Quiet Power Generators 101
At the most basic level a portable generator is a piece of equipment that utilizes a fuel source in order to produce mechanical energy that is then converted into electrical energy. While there are many ways to classify power generators the broadest and most important is into one of two categories; Conventional or Inverter.
What’s the Difference Between an Inverter Generator and a Conventional Generator?
In short inverter generators are able to run at variable speeds relative to the applied load (how much juice you are currently using). They are typically smaller, quieter, more fuel-efficient and produce a ‘cleaner’/more refined AC than conventional generators. Conventional generators, however, have a longer run time and are able to produce greater outputs (more watts). Below is a more detailed breakdown of the differences between these two and how these differences affect their applications.
Conventional portable generators use a fuel source such as gasoline, diesel or propane in order to drive pistons within a combustion engine. Through the process of electromagnetic induction an alternator converts this mechanical energy into electrical energy. A conventional generator requires the engine to run at a constant speed of 3600rpm in order to produce a consistent frequency output of 120v AC at 60 Hertz.
Inverter generators function a bit differently. As with conventional generators they also utilize a fuel source in order to produce mechanical energy. The process by which this mechanical energy is then converted to electrical energy is where the difference arises. An inverter generator produces an electromagnetic field by passing ceramic magnets around a central stator. This produces AC that is then directed through a Rectifying Bridge Diode. The RBD effectively converts the AC energy into DC. This DC is then used to power an inverter which, true to its name, ‘inverts’ the DC back into AC that we can then use to power our electronics. This complex process of converting the electricity from AC to DC and then inverting it back into AC has the effect of producing a much ‘cleaner’ or higher quality power source. Since the generating portion of an inverter is much smaller than its conventional counterpart, inverters are typically much smaller and quieter than conventional units.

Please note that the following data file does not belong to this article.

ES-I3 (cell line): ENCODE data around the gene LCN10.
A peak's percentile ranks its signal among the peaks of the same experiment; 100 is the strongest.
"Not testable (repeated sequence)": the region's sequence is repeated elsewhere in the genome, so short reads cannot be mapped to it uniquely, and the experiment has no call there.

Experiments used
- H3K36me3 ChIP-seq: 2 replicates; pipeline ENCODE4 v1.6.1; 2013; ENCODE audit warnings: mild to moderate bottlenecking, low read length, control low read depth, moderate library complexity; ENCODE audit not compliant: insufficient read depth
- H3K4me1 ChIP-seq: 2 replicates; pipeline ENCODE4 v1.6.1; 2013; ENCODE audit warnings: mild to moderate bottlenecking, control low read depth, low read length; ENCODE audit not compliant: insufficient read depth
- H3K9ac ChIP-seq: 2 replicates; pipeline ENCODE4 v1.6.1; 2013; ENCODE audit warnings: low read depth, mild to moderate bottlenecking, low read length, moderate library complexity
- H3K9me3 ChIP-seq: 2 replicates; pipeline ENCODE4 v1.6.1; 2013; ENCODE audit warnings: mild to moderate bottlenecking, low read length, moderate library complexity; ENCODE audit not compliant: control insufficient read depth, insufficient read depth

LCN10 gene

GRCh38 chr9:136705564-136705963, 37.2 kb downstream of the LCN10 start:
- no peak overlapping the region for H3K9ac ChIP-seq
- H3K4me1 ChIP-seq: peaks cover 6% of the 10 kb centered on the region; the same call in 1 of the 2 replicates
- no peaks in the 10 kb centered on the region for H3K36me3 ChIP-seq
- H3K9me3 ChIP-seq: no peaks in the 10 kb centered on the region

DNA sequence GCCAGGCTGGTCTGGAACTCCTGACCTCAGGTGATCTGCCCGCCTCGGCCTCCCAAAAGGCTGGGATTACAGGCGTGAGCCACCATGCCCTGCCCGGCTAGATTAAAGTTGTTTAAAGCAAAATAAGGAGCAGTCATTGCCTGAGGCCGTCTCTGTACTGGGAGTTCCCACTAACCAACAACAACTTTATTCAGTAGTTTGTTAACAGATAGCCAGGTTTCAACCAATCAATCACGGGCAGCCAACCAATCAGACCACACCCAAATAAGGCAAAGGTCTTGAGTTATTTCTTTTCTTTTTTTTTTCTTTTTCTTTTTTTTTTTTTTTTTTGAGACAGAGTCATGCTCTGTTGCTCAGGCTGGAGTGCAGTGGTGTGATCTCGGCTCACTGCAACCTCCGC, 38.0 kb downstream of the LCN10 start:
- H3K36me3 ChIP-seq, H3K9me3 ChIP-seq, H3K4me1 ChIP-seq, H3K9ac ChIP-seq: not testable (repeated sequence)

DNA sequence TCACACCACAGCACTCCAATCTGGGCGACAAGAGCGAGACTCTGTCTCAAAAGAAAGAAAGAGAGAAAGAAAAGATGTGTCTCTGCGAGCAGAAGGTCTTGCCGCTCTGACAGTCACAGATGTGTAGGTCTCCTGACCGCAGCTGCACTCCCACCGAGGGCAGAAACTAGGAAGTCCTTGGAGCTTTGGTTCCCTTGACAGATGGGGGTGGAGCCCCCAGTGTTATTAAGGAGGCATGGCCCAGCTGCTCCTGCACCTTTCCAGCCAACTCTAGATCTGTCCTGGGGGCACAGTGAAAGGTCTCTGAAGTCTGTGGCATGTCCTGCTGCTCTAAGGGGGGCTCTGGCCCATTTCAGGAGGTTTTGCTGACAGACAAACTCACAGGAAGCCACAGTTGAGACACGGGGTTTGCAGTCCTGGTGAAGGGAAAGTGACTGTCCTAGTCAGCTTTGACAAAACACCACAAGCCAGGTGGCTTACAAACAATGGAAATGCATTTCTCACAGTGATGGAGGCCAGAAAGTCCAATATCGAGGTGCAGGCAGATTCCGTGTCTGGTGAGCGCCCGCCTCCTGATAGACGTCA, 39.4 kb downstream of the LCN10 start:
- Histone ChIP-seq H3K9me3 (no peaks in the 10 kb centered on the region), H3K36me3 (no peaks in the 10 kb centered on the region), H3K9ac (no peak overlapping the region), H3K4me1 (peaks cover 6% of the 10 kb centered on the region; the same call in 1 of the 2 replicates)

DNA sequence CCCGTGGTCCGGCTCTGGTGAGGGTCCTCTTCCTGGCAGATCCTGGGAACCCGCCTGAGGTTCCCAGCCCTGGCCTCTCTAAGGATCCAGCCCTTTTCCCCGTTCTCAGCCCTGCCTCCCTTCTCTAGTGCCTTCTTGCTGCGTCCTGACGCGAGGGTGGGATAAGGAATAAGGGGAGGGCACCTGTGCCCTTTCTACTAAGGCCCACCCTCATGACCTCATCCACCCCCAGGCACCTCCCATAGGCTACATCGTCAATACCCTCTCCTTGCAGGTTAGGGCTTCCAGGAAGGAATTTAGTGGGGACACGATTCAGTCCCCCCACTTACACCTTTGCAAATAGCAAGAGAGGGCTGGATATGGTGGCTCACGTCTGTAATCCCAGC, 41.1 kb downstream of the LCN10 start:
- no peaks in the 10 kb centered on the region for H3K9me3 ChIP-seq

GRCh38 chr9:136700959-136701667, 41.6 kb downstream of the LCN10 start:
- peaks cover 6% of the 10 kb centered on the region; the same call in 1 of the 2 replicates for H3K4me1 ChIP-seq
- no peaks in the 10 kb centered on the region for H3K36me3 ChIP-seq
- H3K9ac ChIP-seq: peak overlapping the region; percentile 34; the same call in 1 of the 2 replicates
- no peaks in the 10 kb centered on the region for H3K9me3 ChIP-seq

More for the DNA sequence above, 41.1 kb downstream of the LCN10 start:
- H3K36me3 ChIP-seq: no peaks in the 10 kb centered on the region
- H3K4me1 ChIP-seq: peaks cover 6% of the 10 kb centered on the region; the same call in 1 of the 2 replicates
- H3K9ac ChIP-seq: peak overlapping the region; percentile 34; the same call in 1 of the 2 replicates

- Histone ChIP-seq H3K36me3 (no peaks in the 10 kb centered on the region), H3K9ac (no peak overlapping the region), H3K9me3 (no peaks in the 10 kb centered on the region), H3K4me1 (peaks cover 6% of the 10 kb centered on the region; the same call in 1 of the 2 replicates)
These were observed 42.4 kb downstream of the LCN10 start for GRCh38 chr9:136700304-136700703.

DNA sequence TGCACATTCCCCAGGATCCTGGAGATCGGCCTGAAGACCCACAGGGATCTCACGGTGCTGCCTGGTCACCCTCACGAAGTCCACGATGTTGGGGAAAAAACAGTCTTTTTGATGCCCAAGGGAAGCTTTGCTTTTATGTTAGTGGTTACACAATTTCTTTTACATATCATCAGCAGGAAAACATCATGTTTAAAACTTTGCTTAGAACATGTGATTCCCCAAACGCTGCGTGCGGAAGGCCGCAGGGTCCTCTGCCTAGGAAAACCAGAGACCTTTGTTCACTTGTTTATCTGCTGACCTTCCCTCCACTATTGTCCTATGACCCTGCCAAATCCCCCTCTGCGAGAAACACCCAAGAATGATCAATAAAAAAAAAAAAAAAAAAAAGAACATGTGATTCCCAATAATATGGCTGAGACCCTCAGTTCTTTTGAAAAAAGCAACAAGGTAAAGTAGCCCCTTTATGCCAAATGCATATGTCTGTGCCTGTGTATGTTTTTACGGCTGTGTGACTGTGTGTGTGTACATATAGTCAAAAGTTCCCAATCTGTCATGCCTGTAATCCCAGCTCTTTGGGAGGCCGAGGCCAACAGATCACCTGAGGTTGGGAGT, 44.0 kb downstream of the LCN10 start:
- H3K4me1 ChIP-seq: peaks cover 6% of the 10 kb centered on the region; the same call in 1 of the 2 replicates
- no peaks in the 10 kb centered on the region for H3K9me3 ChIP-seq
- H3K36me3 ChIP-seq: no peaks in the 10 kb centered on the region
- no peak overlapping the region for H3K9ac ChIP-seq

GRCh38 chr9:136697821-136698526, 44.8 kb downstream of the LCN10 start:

This is a major factor to consider when purchasing a generator- after all the last thing you want to do before your RV trip is throw out your back. Unfortunately with greater wattage comes greater weight. The trick is to purchase a unit that has enough ‘uumph’ to get the job done without too much overkill. Inverters are typically going to have the upper hand when it comes to portability. The ‘generating’ portion of an inverter is much smaller than their conventional counterparts thus the overall size of the unit is diminished. The Briggs and Stratton 30545 is built with a very convenient dual handle system which enables you to share the load when lifting is necessary. It also features luggage style wheels and a telescopic handle which makes transportation that much easier.
Not only does a fuel efficient, quiet power generator keep the environment happy it keeps your wallet happy as well. Conventional generators rely on a mechanical governor to keep the engine running at a constant 3600rmp regardless of the load applied. Inverters, by contrast, are able to operate at variable speeds thus they are much more fuel-efficient. For instance the Westinghouse WH2400i is able to run for 11 hours at 1/4 load on a single tank of fuel. While conventional generators are typically built with larger fuel tanks thus allowing longer running times, inverter generators, which are built for greater portability, often possess smaller fuel tanks. This, however, is offset by their ability to run at variable rpms thus enabling better fuel-efficiency.
Not all generators are created equal and the same is true of AC power. While both conventional generators and inverter generators produce AC power, an inverter produces a much superior sine wave. Why does this matter? Well in order to safely run/charge sensitive electronics such as laptops, smartphones and televisions a clean power source is necessary to ensure the microprocessors within these devices will not be damaged. A sine wave’s purity is measured by its Total Harmonic Distortion. Sensitive electronics require a THD roughly ≤ 5%. Conventional generators, however, typically produce THD’s around the 9% range. This is fine for most power tools, space heaters and light sources. Inverter generators on the other hand ‘clean’ the power by converting the AC into DC and then inverting it back into AC. Inverters therefore produce THD’s around the 3% range thus making them compatible with our beloved microprocessors.